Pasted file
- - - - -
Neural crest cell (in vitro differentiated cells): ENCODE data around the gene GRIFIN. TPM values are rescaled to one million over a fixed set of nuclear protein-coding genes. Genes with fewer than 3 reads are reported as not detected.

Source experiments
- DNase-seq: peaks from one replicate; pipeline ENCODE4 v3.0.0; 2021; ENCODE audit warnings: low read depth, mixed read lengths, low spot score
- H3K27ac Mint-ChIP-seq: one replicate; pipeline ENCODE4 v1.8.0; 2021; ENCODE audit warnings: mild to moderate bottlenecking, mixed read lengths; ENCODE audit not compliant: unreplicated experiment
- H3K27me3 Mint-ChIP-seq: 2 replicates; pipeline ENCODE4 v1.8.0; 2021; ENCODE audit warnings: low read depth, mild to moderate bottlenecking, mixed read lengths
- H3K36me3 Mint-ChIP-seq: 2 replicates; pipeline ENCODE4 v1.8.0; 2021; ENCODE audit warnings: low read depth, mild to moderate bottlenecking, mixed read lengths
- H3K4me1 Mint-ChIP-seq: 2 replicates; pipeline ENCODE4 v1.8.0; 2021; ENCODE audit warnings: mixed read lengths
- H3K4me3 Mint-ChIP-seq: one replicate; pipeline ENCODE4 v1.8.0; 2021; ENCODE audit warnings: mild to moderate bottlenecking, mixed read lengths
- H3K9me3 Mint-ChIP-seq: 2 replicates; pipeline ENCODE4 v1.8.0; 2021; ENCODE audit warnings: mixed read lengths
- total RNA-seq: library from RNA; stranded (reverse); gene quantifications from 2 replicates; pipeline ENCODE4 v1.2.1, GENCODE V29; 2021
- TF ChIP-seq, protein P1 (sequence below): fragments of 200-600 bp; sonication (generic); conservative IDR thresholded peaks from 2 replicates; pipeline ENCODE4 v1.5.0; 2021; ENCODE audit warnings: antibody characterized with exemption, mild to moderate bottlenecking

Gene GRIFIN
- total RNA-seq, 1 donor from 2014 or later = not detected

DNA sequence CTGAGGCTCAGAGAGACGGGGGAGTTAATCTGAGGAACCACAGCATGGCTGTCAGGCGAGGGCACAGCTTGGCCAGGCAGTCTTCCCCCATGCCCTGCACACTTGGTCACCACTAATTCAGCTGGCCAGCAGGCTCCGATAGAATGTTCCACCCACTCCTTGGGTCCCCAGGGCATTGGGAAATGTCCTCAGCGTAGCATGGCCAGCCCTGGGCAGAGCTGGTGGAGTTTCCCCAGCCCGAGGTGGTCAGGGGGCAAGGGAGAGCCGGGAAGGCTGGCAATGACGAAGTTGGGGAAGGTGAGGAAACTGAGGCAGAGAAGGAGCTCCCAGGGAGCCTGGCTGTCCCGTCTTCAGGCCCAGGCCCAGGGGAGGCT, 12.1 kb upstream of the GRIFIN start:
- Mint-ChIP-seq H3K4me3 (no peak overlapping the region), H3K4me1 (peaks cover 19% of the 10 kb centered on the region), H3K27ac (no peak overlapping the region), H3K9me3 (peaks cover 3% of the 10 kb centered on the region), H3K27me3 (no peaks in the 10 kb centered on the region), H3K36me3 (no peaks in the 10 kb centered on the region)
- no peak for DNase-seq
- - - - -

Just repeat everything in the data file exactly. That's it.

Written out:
Neural crest cell (in vitro differentiated cells): ENCODE data around the gene GRIFIN. TPM values are rescaled to one million over a fixed set of nuclear protein-coding genes. Genes with fewer than 3 reads are reported as not detected.

Source experiments
- DNase-seq: peaks from one replicate; pipeline ENCODE4 v3.0.0; 2021; ENCODE audit warnings: low read depth, mixed read lengths, low spot score
- H3K27ac Mint-ChIP-seq: one replicate; pipeline ENCODE4 v1.8.0; 2021; ENCODE audit warnings: mild to moderate bottlenecking, mixed read lengths; ENCODE audit not compliant: unreplicated experiment
- H3K27me3 Mint-ChIP-seq: 2 replicates; pipeline ENCODE4 v1.8.0; 2021; ENCODE audit warnings: low read depth, mild to moderate bottlenecking, mixed read lengths
- H3K36me3 Mint-ChIP-seq: 2 replicates; pipeline ENCODE4 v1.8.0; 2021; ENCODE audit warnings: low read depth, mild to moderate bottlenecking, mixed read lengths
- H3K4me1 Mint-ChIP-seq: 2 replicates; pipeline ENCODE4 v1.8.0; 2021; ENCODE audit warnings: mixed read lengths
- H3K4me3 Mint-ChIP-seq: one replicate; pipeline ENCODE4 v1.8.0; 2021; ENCODE audit warnings: mild to moderate bottlenecking, mixed read lengths
- H3K9me3 Mint-ChIP-seq: 2 replicates; pipeline ENCODE4 v1.8.0; 2021; ENCODE audit warnings: mixed read lengths
- total RNA-seq: library from RNA; stranded (reverse); gene quantifications from 2 replicates; pipeline ENCODE4 v1.2.1, GENCODE V29; 2021
- TF ChIP-seq, protein P1 (sequence below): fragments of 200-600 bp; sonication (generic); conservative IDR thresholded peaks from 2 replicates; pipeline ENCODE4 v1.5.0; 2021; ENCODE audit warnings: antibody characterized with exemption, mild to moderate bottlenecking

Gene GRIFIN
- total RNA-seq, 1 donor from 2014 or later = not detected

DNA sequence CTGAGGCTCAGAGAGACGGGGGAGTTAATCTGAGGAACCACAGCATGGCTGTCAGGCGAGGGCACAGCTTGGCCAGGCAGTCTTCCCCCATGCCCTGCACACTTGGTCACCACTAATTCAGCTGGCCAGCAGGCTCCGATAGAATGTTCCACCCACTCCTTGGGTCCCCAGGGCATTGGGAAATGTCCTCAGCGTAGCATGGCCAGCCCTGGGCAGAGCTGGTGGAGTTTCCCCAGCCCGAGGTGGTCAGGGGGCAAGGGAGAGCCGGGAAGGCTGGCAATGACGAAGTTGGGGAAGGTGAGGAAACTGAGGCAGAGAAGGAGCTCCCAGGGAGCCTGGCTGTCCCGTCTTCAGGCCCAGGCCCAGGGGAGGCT, 12.1 kb upstream of the GRIFIN start:
- Mint-ChIP-seq H3K4me3 (no peak overlapping the region), H3K4me1 (peaks cover 19% of the 10 kb centered on the region), H3K27ac (no peak overlapping the region), H3K9me3 (peaks cover 3% of the 10 kb centered on the region), H3K27me3 (no peaks in the 10 kb centered on the region), H3K36me3 (no peaks in the 10 kb centered on the region)
- no peak for DNase-seq